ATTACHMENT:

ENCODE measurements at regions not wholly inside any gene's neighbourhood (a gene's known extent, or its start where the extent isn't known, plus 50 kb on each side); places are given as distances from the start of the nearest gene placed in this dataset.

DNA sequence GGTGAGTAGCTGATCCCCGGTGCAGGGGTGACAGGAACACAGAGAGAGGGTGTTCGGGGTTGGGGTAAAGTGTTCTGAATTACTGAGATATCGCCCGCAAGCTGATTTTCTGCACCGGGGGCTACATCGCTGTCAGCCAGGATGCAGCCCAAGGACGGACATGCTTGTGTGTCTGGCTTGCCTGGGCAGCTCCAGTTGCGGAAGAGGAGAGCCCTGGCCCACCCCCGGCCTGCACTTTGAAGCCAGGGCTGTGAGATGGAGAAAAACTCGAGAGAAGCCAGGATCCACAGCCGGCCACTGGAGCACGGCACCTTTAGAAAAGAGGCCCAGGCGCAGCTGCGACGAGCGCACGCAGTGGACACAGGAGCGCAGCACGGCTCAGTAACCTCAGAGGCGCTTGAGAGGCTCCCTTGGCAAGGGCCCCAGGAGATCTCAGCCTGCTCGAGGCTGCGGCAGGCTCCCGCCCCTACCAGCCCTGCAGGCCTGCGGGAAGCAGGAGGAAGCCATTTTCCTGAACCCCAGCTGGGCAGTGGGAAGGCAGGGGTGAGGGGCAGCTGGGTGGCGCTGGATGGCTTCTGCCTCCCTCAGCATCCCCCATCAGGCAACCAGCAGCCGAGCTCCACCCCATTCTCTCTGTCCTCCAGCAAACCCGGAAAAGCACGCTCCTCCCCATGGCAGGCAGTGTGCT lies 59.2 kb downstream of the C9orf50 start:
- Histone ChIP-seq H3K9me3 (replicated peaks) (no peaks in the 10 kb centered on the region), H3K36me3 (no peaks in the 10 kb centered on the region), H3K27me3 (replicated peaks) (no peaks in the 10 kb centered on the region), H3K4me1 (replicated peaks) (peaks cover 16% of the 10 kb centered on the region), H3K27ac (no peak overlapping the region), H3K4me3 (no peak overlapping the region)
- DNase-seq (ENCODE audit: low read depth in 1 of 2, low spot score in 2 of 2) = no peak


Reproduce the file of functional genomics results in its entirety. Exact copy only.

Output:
ENCODE measurements at regions not wholly inside any gene's neighbourhood (a gene's known extent, or its start where the extent isn't known, plus 50 kb on each side); places are given as distances from the start of the nearest gene placed in this dataset.

DNA sequence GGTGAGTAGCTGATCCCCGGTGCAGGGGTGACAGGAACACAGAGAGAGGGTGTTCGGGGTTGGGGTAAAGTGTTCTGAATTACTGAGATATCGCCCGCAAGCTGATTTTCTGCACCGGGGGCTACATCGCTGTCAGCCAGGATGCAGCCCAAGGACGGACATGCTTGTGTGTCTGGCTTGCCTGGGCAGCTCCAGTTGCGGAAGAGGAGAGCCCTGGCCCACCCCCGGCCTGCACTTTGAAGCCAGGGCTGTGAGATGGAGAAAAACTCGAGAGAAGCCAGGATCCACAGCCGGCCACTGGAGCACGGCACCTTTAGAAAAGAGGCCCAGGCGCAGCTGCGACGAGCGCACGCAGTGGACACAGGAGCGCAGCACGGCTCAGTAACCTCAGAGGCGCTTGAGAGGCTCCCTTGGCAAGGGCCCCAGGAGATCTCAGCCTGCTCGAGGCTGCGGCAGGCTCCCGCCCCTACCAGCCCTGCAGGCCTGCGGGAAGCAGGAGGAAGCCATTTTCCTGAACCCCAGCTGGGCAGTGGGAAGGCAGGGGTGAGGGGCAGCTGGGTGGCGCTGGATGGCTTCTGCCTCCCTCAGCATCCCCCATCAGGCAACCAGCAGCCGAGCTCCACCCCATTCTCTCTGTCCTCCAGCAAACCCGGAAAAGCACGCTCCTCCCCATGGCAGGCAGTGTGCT lies 59.2 kb downstream of the C9orf50 start:
- Histone ChIP-seq H3K9me3 (replicated peaks) (no peaks in the 10 kb centered on the region), H3K36me3 (no peaks in the 10 kb centered on the region), H3K27me3 (replicated peaks) (no peaks in the 10 kb centered on the region), H3K4me1 (replicated peaks) (peaks cover 16% of the 10 kb centered on the region), H3K27ac (no peak overlapping the region), H3K4me3 (no peak overlapping the region)
- DNase-seq (ENCODE audit: low read depth in 1 of 2, low spot score in 2 of 2) = no peak